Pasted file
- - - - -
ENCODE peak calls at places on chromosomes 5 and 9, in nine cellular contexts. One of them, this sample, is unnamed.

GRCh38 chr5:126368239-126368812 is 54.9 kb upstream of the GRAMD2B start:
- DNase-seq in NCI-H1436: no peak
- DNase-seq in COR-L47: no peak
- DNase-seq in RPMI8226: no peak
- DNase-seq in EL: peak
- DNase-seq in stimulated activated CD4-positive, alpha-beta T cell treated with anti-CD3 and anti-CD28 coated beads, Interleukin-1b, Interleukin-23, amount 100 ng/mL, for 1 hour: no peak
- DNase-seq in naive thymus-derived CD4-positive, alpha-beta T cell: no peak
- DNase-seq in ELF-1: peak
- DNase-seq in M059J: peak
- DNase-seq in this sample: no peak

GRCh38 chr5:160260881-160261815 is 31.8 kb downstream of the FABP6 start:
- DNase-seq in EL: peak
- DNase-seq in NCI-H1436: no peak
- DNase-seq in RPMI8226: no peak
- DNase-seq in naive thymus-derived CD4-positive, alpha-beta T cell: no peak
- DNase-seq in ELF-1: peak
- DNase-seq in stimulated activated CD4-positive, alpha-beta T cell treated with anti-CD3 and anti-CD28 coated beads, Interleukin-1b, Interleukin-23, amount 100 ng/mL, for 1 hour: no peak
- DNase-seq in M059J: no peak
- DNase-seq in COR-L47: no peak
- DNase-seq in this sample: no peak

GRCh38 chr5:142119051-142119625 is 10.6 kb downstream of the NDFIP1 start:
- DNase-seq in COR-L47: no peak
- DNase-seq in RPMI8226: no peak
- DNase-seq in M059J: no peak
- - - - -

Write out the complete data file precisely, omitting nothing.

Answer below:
ENCODE peak calls at places on chromosomes 5 and 9, in nine cellular contexts. One of them, this sample, is unnamed.

GRCh38 chr5:126368239-126368812 is 54.9 kb upstream of the GRAMD2B start:
- DNase-seq in NCI-H1436: no peak
- DNase-seq in COR-L47: no peak
- DNase-seq in RPMI8226: no peak
- DNase-seq in EL: peak
- DNase-seq in stimulated activated CD4-positive, alpha-beta T cell treated with anti-CD3 and anti-CD28 coated beads, Interleukin-1b, Interleukin-23, amount 100 ng/mL, for 1 hour: no peak
- DNase-seq in naive thymus-derived CD4-positive, alpha-beta T cell: no peak
- DNase-seq in ELF-1: peak
- DNase-seq in M059J: peak
- DNase-seq in this sample: no peak

GRCh38 chr5:160260881-160261815 is 31.8 kb downstream of the FABP6 start:
- DNase-seq in EL: peak
- DNase-seq in NCI-H1436: no peak
- DNase-seq in RPMI8226: no peak
- DNase-seq in naive thymus-derived CD4-positive, alpha-beta T cell: no peak
- DNase-seq in ELF-1: peak
- DNase-seq in stimulated activated CD4-positive, alpha-beta T cell treated with anti-CD3 and anti-CD28 coated beads, Interleukin-1b, Interleukin-23, amount 100 ng/mL, for 1 hour: no peak
- DNase-seq in M059J: no peak
- DNase-seq in COR-L47: no peak
- DNase-seq in this sample: no peak

GRCh38 chr5:142119051-142119625 is 10.6 kb downstream of the NDFIP1 start:
- DNase-seq in COR-L47: no peak
- DNase-seq in RPMI8226: no peak
- DNase-seq in M059J: no peak